I looked into ASIC's a while ago and here's what I found:
Everybody has different definitions for the word "ASIC". There are (very roughly) three categories: FPGA Conversions, "normal" ASIC, and "full custom". As expected, these are in order of increasing price and increasing performance.
Before describing what these are, let me tell you how a chip is made... A chip has anywhere from 4 to 12+ "layers". The bottom 3 or 4 layers contains the transistors and some basic interconnectivity. The upper layers are almost entirely used to connect things together. "Masks" are kind-of like the transparencies used in the photo-etching of a PCB, but there is one mask per IC layer.
When it comes to making an ASIC, the cost of the masks is HUGE. It is not uncommon at all for a set of masks (8 layers, 35 to 50 nm) to run US$1 Million! So it is no great surprise to know that most of the "cheaper" ASIC suppliers try very hard to keep the costs of the masks down.
FPGA Conversions: There are companies that specialize in FPGA to ASIC conversions. What they do is have a somewhat standard or fixed "base" which is then customized. Essentially the first 4 or 5 layers of their chip is the same for all of their customers. It contains some logic that is similar to common FPGA's. Your "customized" version will have some additional layers on top of it for routing. Essentially you're using their logic, but connecting it up in a way that works for you. Performance of these chips is maybe 30% faster than the FPGA you started with. Back in "the day", this would also be called a "sea of gates" or "gate array" chip.
Pros: Low NRE (US$35k is about the lowest). Low minimum quantities (10k units/year).
Cons: High per-chip costs-- maybe 50% the cost of an FPGA. Low performance, relative to the other solutions.
"Normal" ASIC: In this solution, you are designing things down to the gate level. You take your VHDL/Verilog and compile it. The design for the individual gates are taken from a library of gates & devices that has been approved by the chip manufacturer (so they know it works with their process). You pay for all the masks, etc.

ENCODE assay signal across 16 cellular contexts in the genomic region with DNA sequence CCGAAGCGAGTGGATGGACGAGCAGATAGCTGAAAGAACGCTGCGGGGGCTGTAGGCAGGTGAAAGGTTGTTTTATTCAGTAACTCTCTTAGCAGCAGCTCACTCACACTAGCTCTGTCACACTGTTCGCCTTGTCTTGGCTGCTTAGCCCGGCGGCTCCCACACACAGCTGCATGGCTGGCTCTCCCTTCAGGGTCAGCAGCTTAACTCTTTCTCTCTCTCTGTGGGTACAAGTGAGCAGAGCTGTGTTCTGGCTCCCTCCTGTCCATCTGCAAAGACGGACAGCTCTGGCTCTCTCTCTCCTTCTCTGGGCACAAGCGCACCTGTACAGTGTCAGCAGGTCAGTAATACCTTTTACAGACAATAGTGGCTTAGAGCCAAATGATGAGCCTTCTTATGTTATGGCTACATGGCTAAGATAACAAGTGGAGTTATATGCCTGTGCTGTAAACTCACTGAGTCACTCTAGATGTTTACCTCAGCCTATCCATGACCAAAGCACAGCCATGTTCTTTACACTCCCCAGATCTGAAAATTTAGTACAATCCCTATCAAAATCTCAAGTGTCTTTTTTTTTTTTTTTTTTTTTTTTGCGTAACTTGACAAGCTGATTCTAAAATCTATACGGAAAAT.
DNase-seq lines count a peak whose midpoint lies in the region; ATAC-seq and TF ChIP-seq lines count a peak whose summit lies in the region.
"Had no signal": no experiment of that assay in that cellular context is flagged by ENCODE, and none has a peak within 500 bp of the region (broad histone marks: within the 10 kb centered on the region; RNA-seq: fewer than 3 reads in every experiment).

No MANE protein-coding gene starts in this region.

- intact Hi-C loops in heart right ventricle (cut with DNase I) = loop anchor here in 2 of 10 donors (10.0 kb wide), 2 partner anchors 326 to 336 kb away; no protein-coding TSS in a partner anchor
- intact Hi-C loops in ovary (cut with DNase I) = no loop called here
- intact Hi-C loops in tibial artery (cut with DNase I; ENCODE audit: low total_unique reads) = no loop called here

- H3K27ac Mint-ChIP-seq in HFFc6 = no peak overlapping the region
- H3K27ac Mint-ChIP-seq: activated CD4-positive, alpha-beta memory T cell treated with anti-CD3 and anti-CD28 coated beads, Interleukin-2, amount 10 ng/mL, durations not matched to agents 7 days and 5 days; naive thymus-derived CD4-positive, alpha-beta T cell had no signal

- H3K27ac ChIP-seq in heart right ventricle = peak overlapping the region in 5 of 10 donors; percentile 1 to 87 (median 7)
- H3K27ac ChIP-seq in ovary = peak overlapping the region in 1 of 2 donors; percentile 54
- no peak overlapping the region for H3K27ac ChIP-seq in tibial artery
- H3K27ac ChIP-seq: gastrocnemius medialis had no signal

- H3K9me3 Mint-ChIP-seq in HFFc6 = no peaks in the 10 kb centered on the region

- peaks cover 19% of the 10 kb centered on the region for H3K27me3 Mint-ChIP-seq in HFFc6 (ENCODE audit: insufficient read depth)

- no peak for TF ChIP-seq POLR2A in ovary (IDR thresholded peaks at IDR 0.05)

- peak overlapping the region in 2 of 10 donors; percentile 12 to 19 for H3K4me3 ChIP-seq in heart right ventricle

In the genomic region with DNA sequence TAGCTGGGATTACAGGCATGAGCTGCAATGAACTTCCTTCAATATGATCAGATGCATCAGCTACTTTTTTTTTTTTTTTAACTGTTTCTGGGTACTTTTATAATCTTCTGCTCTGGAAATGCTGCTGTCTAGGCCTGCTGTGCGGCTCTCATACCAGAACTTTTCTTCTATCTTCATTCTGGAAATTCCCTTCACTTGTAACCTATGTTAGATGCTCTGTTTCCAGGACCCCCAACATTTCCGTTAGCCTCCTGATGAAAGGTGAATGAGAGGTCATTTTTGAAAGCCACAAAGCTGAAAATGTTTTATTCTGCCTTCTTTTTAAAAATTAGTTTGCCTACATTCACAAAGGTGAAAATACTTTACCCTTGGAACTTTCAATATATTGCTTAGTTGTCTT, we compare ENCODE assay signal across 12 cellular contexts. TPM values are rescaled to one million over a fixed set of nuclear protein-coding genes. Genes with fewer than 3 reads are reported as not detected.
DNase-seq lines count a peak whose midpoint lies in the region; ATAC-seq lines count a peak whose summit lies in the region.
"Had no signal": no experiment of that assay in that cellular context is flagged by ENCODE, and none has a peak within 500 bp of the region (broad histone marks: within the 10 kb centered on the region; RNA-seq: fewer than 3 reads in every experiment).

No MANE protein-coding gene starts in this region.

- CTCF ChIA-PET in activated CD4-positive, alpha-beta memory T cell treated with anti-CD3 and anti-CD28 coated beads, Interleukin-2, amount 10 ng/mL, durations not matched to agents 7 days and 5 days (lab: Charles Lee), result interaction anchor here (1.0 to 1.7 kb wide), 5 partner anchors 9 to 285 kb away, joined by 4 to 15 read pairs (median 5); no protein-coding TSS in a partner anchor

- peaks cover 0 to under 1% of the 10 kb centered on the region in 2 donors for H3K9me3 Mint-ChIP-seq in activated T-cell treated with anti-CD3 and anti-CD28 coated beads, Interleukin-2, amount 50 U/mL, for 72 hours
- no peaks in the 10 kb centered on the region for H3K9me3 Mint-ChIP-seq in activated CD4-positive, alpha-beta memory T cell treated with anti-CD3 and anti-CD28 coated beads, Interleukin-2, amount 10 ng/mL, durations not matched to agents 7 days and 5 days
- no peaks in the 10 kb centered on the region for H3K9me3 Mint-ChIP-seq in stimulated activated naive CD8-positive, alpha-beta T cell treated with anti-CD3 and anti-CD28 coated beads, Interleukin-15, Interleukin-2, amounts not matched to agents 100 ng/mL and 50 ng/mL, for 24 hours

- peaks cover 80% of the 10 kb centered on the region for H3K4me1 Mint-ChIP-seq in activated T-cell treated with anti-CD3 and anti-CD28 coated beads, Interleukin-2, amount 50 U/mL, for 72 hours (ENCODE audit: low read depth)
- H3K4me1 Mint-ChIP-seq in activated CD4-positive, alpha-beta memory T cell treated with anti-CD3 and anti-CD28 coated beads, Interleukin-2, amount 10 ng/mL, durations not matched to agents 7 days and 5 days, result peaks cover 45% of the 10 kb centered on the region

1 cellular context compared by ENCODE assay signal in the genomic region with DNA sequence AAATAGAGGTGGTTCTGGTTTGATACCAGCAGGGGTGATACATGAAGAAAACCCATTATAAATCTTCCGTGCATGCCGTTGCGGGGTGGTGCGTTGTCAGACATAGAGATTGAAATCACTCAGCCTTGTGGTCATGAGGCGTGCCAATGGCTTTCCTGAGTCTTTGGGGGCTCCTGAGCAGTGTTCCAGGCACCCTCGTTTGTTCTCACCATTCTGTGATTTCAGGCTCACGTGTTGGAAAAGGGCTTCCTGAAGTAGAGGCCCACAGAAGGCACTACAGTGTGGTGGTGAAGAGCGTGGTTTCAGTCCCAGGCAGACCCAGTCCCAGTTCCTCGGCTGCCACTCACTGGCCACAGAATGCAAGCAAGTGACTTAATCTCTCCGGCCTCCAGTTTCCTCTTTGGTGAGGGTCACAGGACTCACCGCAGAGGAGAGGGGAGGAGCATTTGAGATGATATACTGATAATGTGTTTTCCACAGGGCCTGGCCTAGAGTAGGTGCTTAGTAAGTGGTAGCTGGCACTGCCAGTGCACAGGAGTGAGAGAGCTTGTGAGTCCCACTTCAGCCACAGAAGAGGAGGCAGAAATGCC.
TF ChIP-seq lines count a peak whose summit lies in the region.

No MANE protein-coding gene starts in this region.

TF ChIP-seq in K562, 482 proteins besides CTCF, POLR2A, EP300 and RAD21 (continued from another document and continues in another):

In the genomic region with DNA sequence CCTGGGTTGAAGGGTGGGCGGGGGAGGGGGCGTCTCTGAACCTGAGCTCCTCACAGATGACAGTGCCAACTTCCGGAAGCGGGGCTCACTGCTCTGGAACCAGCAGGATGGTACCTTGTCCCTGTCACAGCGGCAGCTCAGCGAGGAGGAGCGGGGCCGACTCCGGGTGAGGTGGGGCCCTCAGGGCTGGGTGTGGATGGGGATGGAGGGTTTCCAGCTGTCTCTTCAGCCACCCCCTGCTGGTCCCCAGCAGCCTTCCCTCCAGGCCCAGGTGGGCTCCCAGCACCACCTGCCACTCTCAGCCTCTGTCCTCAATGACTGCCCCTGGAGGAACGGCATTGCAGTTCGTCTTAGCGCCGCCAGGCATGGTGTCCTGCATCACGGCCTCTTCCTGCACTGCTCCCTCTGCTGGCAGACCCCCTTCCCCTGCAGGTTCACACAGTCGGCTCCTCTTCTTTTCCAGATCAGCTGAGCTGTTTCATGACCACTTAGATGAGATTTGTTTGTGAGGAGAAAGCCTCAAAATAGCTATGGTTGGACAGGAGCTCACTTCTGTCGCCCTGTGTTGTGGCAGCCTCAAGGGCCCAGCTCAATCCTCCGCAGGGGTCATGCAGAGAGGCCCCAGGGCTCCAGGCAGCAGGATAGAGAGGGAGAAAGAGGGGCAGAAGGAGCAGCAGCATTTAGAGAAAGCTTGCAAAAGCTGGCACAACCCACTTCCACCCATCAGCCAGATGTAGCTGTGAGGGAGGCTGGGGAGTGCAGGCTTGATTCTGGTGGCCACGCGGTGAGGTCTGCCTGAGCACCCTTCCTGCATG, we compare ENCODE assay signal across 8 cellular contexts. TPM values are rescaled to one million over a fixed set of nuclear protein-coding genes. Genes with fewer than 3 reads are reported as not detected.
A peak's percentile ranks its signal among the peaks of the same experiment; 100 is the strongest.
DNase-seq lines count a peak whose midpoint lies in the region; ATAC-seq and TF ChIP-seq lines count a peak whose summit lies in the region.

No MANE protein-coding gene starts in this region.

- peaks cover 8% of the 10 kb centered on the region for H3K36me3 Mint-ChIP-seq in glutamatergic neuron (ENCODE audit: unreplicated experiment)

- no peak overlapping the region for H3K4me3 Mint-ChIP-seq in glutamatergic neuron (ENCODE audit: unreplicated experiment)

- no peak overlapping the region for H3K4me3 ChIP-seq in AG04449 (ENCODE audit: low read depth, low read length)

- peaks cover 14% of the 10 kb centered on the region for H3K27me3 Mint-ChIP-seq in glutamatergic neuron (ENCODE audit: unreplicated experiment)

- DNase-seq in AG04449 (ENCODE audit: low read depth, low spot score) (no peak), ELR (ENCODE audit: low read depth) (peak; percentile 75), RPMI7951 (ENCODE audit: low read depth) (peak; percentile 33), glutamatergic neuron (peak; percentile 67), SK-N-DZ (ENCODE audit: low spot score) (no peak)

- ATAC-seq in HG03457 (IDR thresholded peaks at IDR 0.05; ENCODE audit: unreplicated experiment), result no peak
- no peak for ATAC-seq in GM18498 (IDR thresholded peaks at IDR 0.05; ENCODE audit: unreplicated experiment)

Pros: This is what most of the chips in the world are. Performance can be very good. Per-chip costs is low.
Cons: NRE for this starts at US$0.5 million and quickly goes up from there. Design verification is super important, since a simple screw-up will cost a lot of money. NRE+Minimum order qty is usually around US$1 million.
Full Custom: This is similar to a Normal ASIC, except that you have the flexibility to design down to the transistor level (or below). If you need to do analog design, super low power, super high performance, or anything that can't be done in a Normal ASIC, then this is the thing for you.
Pros: This requires a very specialized set of talents to do properly. Performance is great.
Cons: Same con's as Normal ASIC, only more so. Odds of screwing something up is much higher.
How you go about this really depends on how much of the work you want to take on. It could be as "simple" as giving the design files to a company like TSMC or UMC and they give you back the bare wafers. Then you have to test them, cut them apart, package them, probably re-test, and finally label them. Of course there are other companies that will do most of that work for you, so all you get back are the tested chips ready to be put on a PCB.
If you have gotten to this point and it still seems like an ASIC is what you want to do then the next step would be to start Googling for companies and talking with them. All of those companies are slightly different, so it makes sense to talk with as many of them as you can put up with. They should also be able to tell you what the next step is beyond talking with them.